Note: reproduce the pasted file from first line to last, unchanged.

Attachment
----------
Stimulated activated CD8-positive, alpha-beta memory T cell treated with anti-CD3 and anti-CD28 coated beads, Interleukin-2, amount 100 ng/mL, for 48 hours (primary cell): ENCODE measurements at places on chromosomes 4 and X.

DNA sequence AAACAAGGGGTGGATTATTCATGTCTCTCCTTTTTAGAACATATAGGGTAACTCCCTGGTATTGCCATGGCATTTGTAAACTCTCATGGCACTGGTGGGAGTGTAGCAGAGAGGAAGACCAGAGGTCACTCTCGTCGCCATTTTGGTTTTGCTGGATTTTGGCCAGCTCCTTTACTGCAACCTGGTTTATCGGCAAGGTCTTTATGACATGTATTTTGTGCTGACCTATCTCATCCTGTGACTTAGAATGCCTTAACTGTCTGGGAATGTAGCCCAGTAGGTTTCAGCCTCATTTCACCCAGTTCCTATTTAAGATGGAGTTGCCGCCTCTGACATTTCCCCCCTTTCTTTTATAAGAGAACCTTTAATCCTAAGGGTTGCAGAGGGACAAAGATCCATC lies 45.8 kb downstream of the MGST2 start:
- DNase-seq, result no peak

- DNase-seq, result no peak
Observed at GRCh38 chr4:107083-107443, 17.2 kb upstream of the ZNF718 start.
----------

Stimulated activated CD8-positive, alpha-beta memory T cell treated with anti-CD3 and anti-CD28 coated beads, Interleukin-2, amount 100 ng/mL, for 48 hours (primary cell): ENCODE measurements at places on chromosomes 4 and X.

DNA sequence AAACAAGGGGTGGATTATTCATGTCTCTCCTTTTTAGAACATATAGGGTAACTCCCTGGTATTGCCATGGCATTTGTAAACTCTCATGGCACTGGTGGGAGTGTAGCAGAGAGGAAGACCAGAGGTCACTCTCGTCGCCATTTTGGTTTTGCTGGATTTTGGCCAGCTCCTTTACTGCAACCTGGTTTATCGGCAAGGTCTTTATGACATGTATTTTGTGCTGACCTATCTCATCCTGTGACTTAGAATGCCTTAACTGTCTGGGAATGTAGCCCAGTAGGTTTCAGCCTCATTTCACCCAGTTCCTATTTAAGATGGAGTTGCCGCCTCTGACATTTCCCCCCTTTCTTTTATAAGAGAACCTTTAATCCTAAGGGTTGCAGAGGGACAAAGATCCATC lies 45.8 kb downstream of the MGST2 start:
- DNase-seq, result no peak

- DNase-seq, result no peak
Observed at GRCh38 chr4:107083-107443, 17.2 kb upstream of the ZNF718 start.